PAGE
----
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Stimulus Driving Optical Developments

Paul Budde

FttH networks had begun to arrive well before the financial crisis hit, but surprisingly it is the crisis itself that is now driving fibre beyond its first stage.

This first stage was basically a continuation of the 100-year-old vertically-integrated telephone business model. This saw more of the same delivered at higher speeds and higher costs, and there was only a limited market that was willing to pay a premium for such a FttH service. Typically penetration on these networks hovers around 10% to 25%, well below the minimum 40%-60% penetration required to keep these vertically-integrated models viable.

With stimulus money flowing into these infrastructure developments different business models are required by the governments who are making the investments. The requirements include elements such as:

  • Open networks
  • Structural industry changes
  • Wholesale-only model

Furthermore these government investments are 'sold' to the public with messages that these networks are essential for a range of social and economic developments (e-health, tele-education, smart grids, etc). This potentially will see a quadrupling of the size of this market, and will thus significantly alter the business models.

The USA, UK, Australia and New Zealand are among the countries that are including broadband networks in their economic stimulus packages.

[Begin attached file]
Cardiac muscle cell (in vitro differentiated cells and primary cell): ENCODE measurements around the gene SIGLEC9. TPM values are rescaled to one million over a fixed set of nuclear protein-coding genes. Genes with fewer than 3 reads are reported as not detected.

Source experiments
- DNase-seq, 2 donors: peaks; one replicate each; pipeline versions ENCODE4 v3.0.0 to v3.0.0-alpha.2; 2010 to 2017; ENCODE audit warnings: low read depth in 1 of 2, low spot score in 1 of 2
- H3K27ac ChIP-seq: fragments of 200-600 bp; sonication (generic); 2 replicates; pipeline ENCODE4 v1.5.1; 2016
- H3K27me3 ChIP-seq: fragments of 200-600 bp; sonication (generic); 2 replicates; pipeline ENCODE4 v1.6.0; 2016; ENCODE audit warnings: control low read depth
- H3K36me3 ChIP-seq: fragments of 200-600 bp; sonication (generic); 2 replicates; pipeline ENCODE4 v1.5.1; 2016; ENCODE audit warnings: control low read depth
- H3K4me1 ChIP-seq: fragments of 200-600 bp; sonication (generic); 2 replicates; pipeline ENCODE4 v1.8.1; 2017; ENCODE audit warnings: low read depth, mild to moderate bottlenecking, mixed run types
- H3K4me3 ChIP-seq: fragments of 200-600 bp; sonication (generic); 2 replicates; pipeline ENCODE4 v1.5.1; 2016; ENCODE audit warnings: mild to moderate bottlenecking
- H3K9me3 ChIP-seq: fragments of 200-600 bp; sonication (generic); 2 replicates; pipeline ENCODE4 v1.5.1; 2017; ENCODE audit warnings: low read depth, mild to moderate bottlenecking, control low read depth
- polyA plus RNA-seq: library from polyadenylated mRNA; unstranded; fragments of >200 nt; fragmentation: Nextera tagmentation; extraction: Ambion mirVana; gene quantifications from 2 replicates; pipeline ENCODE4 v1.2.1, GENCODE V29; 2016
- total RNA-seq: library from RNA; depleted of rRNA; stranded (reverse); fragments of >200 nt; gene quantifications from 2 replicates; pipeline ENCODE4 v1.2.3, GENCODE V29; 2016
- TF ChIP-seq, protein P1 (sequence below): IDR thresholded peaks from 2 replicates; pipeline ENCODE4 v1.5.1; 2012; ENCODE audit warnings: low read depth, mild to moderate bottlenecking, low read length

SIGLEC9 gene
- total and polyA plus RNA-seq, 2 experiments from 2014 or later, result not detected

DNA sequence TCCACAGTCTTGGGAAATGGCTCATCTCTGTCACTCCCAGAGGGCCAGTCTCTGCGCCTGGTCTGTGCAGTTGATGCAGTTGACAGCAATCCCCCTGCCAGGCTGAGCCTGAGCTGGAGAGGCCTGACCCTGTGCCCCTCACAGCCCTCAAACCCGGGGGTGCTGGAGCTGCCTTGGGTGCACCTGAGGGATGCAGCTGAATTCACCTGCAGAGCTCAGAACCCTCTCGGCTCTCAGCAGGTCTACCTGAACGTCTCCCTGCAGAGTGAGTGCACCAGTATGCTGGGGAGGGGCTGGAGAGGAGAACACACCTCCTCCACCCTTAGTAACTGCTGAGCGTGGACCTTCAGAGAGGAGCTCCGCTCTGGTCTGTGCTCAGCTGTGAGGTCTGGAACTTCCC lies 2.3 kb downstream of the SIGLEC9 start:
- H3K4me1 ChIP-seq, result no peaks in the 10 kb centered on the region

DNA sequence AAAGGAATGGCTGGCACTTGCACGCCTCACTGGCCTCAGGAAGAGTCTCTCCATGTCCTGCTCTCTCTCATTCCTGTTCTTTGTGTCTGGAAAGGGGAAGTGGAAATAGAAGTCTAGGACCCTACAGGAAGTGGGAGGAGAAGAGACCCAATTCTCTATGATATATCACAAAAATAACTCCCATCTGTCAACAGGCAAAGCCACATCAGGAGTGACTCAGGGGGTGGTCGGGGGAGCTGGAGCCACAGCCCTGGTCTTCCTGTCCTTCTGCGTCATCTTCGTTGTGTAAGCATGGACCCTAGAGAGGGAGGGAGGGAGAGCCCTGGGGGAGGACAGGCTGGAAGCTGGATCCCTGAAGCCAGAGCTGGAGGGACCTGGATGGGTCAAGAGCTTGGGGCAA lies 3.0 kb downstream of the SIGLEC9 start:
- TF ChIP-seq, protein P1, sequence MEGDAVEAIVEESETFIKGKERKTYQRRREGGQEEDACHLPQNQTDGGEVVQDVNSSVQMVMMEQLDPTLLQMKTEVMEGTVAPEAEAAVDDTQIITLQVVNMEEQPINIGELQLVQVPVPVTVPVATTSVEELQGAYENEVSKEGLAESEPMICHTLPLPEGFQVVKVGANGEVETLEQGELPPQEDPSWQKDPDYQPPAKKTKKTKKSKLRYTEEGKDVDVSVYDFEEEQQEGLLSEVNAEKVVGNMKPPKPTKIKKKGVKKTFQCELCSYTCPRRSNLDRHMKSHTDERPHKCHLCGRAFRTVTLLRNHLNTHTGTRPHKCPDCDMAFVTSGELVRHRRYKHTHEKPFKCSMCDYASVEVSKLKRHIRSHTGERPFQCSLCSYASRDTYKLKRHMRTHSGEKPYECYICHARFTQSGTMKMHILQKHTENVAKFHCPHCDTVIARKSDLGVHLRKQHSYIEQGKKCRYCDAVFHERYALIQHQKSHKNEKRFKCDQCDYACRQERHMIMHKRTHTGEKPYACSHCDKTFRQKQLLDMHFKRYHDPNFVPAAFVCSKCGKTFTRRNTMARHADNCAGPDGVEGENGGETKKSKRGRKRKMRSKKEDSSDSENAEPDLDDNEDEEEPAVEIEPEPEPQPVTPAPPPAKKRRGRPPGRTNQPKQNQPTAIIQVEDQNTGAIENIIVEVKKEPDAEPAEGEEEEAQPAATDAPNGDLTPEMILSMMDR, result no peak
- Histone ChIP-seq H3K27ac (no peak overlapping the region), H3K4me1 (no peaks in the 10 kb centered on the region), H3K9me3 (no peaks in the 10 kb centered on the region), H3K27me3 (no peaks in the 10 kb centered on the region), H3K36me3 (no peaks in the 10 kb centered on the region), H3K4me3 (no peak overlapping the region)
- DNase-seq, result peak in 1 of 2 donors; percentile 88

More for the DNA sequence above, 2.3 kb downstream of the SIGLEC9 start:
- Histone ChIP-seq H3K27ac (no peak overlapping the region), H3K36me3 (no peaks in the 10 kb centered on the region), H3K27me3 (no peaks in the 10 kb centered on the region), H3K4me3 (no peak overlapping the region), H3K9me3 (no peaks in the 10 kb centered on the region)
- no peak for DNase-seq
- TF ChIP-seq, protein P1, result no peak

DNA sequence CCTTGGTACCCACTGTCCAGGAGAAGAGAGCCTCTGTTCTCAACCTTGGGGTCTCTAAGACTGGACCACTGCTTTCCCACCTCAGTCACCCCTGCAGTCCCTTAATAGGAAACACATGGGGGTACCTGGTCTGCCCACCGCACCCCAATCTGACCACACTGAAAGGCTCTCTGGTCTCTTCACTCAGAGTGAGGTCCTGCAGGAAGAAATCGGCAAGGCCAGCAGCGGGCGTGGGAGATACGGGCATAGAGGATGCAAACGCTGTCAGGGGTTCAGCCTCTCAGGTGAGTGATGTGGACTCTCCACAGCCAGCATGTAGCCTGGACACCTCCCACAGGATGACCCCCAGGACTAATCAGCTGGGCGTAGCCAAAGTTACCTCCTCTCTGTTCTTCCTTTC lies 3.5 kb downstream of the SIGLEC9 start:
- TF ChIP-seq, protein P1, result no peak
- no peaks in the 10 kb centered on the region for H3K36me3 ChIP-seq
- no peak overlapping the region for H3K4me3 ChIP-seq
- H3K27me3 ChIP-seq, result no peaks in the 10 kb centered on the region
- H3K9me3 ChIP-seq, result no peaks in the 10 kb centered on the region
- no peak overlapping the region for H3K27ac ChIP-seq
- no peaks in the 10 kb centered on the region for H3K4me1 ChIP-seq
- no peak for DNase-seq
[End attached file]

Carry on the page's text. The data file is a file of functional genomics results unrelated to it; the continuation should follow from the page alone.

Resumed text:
These developments are also assisting the countries that had already embarked on FttH and these countries are now also increasing their activities in their fibre markets. They include Finland, Norway, Switzerland, Greece and Japan.

All of this is leading to a boom in optical developments. All telecoms infrastructure providers are now either implementing, or at least planning for, new optical infrastructure. From their own business perspective these investments are going to significantly lower the maintenance costs of their network, as well as enabling more efficient and cheaper delivery of new services such as video-based communication and entertainment services.

And, finally, the early FttH networks — which saw a rather low consumer demand — are all confronted with large demand from their business users. There is large pent-up demand for fibre networks in this market, for data centres, data hosting and video-based services, and many FttH networks are now extended and/or diverted to at least include business centres.

These combined developments are producing an unprecedented boom in optical investments. And what we have seen so far is only the tip of the iceberg.

By Paul Budde, Managing Director of Paul Budde Communication Paul is also a contributor of the Paul Budde Communication blog located hereVisit Page
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